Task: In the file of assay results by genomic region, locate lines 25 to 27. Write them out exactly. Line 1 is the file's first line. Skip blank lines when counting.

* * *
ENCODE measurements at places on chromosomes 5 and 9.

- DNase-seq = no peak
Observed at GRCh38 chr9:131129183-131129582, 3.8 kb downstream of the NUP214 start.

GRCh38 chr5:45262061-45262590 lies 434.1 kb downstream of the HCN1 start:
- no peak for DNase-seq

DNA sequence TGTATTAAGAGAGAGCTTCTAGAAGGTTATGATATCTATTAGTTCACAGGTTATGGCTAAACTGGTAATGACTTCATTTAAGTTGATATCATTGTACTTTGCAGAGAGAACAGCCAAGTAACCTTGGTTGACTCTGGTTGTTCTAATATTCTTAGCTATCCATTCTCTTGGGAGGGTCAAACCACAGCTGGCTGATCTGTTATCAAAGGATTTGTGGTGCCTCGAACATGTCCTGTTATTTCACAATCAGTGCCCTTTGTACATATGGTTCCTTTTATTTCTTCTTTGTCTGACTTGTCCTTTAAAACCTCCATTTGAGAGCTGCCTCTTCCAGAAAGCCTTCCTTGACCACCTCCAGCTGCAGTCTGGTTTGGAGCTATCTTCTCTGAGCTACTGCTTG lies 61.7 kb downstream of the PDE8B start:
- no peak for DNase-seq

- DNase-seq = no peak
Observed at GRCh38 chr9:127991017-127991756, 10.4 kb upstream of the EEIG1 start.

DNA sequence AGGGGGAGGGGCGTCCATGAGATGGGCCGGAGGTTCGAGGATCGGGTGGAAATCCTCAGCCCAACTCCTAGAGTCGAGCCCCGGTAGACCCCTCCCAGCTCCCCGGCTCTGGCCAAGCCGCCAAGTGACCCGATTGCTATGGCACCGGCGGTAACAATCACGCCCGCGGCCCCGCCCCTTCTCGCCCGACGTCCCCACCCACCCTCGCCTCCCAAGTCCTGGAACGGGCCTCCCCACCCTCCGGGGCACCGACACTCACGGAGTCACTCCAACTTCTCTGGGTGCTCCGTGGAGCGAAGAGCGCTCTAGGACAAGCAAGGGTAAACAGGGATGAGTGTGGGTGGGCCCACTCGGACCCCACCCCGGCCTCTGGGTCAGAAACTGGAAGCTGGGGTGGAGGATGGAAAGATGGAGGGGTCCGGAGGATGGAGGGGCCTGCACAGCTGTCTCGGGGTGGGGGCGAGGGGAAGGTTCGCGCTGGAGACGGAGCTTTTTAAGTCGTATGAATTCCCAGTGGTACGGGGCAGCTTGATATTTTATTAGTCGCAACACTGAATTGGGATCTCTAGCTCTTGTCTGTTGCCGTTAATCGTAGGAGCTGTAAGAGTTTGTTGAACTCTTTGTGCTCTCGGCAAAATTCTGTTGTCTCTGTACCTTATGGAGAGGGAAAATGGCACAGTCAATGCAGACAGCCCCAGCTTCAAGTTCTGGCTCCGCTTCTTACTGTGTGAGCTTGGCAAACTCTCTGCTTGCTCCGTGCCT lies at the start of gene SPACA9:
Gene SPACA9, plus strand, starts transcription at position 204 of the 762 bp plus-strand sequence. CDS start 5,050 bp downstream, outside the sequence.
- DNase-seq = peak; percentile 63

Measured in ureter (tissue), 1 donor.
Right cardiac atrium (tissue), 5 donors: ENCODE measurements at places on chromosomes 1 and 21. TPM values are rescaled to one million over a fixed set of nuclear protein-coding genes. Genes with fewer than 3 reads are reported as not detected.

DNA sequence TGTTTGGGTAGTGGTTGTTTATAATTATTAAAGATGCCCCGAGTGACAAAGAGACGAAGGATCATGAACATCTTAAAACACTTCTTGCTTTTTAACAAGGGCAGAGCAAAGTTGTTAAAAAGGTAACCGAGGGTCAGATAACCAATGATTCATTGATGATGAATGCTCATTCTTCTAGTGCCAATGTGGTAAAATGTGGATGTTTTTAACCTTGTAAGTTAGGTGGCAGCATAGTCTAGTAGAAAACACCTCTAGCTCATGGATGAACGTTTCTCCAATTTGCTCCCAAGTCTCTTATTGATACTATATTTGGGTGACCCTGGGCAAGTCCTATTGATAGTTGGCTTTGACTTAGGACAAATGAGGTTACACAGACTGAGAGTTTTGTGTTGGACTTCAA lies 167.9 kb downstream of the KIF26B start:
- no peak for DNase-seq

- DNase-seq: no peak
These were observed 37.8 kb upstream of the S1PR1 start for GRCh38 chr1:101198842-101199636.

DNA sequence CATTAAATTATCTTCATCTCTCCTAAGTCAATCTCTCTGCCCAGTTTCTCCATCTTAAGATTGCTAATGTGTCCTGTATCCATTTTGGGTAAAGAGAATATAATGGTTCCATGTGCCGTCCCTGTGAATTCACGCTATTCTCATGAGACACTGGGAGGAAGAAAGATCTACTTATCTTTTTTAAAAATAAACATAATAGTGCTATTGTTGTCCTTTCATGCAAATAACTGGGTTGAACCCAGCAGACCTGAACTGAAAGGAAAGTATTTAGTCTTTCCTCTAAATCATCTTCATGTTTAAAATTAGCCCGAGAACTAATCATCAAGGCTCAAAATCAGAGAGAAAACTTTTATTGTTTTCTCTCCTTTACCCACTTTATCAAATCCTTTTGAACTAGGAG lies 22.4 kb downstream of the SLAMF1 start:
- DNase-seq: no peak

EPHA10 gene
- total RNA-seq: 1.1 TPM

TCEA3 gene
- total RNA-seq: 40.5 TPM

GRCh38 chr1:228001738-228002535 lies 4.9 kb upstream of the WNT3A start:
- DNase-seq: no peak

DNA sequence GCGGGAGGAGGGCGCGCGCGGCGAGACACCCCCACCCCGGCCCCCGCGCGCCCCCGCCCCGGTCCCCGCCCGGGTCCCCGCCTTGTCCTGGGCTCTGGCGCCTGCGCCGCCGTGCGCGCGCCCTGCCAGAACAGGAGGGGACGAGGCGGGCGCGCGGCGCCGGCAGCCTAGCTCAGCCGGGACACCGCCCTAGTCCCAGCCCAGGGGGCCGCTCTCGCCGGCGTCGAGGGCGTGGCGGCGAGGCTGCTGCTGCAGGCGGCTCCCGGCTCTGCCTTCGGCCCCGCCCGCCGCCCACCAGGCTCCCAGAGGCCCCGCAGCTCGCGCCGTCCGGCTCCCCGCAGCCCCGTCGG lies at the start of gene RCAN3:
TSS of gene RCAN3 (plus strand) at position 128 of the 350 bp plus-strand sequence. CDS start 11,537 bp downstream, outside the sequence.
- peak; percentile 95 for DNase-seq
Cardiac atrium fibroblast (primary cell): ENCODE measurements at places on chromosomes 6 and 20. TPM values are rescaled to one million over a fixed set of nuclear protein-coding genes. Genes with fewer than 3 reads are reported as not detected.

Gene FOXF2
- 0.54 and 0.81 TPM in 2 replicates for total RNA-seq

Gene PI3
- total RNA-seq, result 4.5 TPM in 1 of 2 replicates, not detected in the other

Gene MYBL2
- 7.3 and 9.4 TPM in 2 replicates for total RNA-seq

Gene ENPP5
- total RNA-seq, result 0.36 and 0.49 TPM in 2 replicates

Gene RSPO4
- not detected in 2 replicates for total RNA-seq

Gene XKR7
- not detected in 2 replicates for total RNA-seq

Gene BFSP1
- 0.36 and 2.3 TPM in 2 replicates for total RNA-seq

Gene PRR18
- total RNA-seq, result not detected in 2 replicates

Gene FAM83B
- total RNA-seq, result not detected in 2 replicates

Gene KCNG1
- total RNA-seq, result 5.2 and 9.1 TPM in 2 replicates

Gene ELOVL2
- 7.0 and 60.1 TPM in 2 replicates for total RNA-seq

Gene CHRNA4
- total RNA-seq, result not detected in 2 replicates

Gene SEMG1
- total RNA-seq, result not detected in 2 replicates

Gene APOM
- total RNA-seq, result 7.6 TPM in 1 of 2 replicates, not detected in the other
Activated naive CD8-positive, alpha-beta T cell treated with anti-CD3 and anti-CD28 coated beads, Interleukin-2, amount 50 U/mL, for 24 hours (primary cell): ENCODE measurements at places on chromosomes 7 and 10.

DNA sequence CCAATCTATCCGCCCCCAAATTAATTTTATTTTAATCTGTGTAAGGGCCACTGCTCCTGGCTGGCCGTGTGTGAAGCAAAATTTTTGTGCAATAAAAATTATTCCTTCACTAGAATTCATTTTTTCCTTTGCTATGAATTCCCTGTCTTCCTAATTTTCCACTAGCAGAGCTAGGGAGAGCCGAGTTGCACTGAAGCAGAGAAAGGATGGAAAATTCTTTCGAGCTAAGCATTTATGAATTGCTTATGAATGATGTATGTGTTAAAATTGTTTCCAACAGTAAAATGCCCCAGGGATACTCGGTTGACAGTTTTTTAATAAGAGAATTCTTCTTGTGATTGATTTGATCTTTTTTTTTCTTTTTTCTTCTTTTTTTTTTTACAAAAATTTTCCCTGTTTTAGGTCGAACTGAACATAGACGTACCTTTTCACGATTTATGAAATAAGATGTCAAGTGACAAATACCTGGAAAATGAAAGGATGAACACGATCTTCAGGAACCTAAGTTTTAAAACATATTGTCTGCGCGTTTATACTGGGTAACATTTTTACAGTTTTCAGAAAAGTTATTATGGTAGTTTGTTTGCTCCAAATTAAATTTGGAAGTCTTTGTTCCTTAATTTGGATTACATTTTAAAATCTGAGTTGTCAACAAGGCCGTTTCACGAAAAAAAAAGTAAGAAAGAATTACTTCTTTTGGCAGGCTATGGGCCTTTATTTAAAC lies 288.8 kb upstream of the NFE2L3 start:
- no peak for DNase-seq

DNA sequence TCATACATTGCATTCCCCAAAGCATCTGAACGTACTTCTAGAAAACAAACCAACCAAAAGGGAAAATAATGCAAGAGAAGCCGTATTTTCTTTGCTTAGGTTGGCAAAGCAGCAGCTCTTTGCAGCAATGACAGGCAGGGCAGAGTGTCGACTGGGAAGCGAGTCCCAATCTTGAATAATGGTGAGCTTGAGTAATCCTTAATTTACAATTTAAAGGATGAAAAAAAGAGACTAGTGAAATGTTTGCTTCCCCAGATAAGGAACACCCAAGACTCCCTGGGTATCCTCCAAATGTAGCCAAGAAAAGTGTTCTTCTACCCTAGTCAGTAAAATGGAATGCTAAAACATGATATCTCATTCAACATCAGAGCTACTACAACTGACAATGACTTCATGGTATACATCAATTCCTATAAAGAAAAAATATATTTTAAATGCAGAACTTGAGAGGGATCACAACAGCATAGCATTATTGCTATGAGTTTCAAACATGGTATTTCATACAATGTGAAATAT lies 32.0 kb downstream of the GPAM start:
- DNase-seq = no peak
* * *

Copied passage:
GRCh38 chr1:228001738-228002535 lies 4.9 kb upstream of the WNT3A start:
- DNase-seq: no peak

DNA sequence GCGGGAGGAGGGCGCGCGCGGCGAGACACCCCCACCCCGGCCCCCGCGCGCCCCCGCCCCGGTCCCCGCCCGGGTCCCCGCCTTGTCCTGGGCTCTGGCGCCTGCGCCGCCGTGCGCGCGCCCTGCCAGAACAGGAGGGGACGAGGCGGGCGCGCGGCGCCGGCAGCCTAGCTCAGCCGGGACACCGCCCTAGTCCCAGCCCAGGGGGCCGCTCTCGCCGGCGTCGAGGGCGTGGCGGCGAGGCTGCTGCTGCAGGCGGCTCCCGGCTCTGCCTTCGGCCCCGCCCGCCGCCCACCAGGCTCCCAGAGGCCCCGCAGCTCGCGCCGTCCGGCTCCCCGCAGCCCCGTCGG lies at the start of gene RCAN3: